HOWTO: Buy A Humidifier

We were sitting here slathering ourselves with aloe when we noticed that Consumer Reports has a nifty article on how to buy a humidifier. Yippie! Along with a warning about small tabletop models:

    Consumer Reports tests show that manufacturer claims can be a poor guide to how well a humidifier will work. Several small tabletop models fell well short of their claimed output and might not raise the humidity to the desired level.

The article gives advice about cleaning and maintenance as well as information about noise level, operating costs, and a comparison of the different types of humidifiers. Yay for moisture. —MEGHANN MARCO

How to buy a humidifier [Consumer Reports]


Edit Your Comment

  1. EarhornJones says:

    Nice cat! That is all.

  2. Fuzzy_duffel_bag says:

    must . . . resist . . . “moist pussy” joke . . .

  3. acambras says:

    When you finally do get a humidifier and you have a cold, put some of that Vicks Vapo-Steam in it — you just add it to the water. That stuff is great.

  4. Joe Clark says:

    “How to” is two words no matter what Boing Boing (or is it BOINGBOING?) tells you.

  5. kerry says:

    I’ve owned the humidifier in the picture, as well as a couple similar variations. They all suck, outputting a heavy stream of mist that falls directly onto the floor and doesn’t really raise the air humidity at all. When it’s very dry, like in the winter, my nose starts bleeding while I sleep. A few years ago I started buying these “cool mist” humidifiers because a) they’re cheap and b) they’re all that was available at my local drug store. I wound up with a wet floor and a bloody nose nearly every morning. Now I have central air with a central humidifier and my nose couldn’t be happier.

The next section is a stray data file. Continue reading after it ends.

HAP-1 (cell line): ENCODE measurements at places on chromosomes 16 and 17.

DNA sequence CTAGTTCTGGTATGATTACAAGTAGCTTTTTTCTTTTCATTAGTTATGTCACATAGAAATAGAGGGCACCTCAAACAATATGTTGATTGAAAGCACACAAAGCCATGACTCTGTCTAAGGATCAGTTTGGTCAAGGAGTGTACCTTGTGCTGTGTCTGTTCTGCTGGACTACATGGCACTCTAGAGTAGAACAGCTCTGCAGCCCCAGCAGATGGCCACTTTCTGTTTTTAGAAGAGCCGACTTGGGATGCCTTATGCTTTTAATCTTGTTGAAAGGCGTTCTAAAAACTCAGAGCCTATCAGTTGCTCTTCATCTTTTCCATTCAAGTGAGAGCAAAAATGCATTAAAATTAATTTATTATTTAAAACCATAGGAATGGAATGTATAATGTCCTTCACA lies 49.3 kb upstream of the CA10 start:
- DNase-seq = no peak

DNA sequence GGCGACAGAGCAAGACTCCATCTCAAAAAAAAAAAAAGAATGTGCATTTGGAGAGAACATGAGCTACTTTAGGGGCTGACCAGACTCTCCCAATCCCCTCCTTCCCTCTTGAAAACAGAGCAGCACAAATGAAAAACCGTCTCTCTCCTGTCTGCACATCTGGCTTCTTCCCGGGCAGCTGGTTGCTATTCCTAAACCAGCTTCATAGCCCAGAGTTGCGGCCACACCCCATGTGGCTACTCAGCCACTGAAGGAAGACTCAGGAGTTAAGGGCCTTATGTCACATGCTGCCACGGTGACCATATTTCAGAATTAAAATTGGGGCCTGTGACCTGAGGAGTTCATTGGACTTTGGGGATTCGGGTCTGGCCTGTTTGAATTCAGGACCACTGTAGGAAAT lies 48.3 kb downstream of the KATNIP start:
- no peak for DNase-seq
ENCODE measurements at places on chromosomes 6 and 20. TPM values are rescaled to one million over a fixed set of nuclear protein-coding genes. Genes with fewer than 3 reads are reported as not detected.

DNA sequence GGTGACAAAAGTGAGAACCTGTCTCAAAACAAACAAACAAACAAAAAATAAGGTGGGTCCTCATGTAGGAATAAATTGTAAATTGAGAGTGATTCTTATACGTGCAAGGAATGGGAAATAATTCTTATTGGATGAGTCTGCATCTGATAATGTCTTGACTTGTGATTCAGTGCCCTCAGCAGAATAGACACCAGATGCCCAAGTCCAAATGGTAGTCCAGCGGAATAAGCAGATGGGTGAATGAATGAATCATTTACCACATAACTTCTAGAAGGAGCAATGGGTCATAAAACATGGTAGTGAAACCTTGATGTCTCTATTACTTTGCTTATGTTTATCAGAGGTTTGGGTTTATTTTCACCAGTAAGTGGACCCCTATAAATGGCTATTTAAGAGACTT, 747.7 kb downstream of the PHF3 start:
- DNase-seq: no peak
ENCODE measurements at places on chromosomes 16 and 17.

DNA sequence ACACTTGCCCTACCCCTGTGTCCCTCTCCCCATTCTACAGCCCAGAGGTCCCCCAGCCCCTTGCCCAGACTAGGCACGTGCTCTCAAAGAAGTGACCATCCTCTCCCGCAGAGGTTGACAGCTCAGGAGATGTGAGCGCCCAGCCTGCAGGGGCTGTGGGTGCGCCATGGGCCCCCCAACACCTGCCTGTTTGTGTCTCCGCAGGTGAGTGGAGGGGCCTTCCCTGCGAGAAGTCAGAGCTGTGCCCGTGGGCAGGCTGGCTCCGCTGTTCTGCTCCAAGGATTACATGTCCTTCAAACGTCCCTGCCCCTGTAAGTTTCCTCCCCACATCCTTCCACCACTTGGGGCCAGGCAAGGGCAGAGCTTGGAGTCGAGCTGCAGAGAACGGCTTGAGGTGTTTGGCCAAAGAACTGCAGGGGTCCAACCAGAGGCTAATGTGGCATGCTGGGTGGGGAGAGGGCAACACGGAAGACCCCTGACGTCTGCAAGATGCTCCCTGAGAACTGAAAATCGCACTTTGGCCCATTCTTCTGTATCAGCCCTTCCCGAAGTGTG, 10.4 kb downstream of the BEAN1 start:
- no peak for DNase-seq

6. Kerry,


    Glad it all worked out, though.

  7. ElizabethD says:

    I used to have a humidifier because of sinus issues during the dry months. I found it was a pain in the butt to clean the unit out often enough. And if I didn’t, it grew mold, which I’m allergic to, and basically misted the mold into the air in our bedroom. Bleah.

    But never mind the humidifier: I crave that cat. It’s the cat I have always dreamed of owning. MEOW?

  8. acambras says:

    But it ain’t no penguin.

  9. ” “How to” is two words no matter what Boing Boing (or is it BOINGBOING?) tells you. “

    I just finished reading an article about how journalists should punctuate and capitalize (no pun intended)names of companies.

    Kerry, I used to have the same problem as a child. Bloody nose every night during winter. But instead of using a humidifier, my parents would take me to this doctor who would burn the inside of my nose somehow. It was very painful. Does anyone know of this practice? Cauterizing the nostrils. Maybe this was how my parents abused me as a child. *sniffle*

  10. kerry says:

    ElizabethD –
    Yes, that cat is perfection, just the right fur length and a big fat belly pouch covering her back feet. Aw, so cute!

  11. ElizabethD says:

    Holden Caulfield: My daughter had to have a blood vessel cauterized in her nose when she was only 6 or 7. She had constant nosebleeds — really bad, hemorrhaging ones. She is 16 now and still won’t go back to the ENT doc because the cauterizing hurt so much. (Poor kid!) She still gets nosebloods but manages them with saline sprays and lying down with tissues stuffed up her nose. They are nowhere near as bad as when she was young.

  12. timmus says:

    I have that same humidifier in the picture as well as an indoor weather station. On a day where the inside relative humidity is 25%, the unit will raise it to about 29% in a medium-sized room. It’s not much. I may try using a fan to aerate the mist better.

    A few years ago we used to try boiling big pots of water, but that’s expensive. We also found that the relative humidity goes right back down again… presumably the dry air works its way into the house quickly.

  13. FLConsumer says:

    Fine, get a Penguin humidifier then!